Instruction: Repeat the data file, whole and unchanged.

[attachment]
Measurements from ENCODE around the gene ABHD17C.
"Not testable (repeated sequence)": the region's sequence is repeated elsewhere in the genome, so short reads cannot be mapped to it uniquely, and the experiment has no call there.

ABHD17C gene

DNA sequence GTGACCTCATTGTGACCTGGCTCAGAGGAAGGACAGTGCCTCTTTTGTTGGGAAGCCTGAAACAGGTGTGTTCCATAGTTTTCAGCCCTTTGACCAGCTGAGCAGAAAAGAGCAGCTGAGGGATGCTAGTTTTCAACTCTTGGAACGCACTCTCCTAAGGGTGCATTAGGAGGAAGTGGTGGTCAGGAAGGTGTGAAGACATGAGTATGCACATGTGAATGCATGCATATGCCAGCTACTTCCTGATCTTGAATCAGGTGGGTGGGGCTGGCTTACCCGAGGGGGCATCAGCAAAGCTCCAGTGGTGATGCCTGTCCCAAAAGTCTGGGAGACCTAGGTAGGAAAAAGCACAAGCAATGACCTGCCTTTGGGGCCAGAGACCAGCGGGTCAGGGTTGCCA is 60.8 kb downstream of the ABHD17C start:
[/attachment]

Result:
Measurements from ENCODE around the gene ABHD17C.
"Not testable (repeated sequence)": the region's sequence is repeated elsewhere in the genome, so short reads cannot be mapped to it uniquely, and the experiment has no call there.

ABHD17C gene

DNA sequence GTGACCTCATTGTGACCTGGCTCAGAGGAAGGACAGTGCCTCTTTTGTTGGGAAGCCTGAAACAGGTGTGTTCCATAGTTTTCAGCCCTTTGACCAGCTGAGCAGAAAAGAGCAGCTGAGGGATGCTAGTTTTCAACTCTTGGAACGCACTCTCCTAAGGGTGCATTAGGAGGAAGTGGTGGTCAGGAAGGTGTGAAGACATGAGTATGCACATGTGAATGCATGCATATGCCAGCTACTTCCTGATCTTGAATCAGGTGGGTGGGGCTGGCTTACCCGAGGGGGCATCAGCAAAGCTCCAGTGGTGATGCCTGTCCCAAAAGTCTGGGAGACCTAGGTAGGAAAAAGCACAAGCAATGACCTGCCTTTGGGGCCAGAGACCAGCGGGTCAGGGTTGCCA is 60.8 kb downstream of the ABHD17C start: